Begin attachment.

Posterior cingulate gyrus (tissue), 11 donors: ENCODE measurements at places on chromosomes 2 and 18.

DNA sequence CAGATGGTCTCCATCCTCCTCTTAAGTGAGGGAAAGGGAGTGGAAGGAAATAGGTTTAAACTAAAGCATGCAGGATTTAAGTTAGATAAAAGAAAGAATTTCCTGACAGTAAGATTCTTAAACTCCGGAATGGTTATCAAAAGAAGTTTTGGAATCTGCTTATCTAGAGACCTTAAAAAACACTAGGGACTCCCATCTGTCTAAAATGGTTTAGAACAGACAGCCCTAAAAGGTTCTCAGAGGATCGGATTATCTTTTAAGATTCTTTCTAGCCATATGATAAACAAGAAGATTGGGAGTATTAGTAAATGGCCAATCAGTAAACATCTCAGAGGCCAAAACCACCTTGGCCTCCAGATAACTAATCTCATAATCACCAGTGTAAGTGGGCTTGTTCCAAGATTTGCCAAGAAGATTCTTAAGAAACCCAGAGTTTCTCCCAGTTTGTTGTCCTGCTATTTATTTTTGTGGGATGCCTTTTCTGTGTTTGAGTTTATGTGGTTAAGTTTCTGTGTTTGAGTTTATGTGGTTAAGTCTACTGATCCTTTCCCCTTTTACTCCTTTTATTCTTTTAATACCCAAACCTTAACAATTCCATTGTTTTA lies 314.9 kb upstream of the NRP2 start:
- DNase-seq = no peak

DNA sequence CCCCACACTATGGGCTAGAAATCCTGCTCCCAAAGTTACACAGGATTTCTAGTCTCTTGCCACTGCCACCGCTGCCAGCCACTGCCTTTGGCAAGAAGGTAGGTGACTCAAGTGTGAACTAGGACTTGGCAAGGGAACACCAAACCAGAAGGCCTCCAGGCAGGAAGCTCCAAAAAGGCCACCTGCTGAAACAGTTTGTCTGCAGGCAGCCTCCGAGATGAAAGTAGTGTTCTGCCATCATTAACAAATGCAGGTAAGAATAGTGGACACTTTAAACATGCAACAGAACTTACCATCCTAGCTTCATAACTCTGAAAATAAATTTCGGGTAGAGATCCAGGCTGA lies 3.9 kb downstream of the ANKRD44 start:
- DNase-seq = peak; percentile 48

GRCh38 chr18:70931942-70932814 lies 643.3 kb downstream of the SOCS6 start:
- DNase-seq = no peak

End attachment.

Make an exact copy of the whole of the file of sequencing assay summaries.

Posterior cingulate gyrus (tissue), 11 donors: ENCODE measurements at places on chromosomes 2 and 18.

DNA sequence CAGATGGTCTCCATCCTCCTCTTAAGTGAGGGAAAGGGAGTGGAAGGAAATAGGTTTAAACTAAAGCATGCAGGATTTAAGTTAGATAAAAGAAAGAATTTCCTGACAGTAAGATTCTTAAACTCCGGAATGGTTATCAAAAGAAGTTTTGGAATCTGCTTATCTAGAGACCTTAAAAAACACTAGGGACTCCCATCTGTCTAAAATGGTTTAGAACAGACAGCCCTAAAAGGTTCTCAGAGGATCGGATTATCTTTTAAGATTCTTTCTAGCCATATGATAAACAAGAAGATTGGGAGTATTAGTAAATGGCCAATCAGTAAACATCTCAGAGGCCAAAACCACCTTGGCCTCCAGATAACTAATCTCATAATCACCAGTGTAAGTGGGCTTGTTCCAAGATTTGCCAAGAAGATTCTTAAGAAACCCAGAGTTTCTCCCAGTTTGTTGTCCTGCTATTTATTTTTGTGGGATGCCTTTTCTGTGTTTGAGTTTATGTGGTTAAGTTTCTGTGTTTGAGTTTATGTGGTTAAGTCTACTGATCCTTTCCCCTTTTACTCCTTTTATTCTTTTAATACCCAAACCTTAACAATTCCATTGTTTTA lies 314.9 kb upstream of the NRP2 start:
- DNase-seq = no peak

DNA sequence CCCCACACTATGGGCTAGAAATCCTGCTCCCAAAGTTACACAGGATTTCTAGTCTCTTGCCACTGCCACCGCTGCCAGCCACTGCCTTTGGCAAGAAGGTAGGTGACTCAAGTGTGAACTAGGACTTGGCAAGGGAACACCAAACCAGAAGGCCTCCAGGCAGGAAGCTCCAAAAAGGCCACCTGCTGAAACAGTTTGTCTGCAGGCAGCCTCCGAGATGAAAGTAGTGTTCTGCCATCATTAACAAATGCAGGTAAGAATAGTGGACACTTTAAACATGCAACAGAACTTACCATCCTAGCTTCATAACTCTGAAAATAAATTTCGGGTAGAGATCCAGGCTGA lies 3.9 kb downstream of the ANKRD44 start:
- DNase-seq = peak; percentile 48

GRCh38 chr18:70931942-70932814 lies 643.3 kb downstream of the SOCS6 start:
- DNase-seq = no peak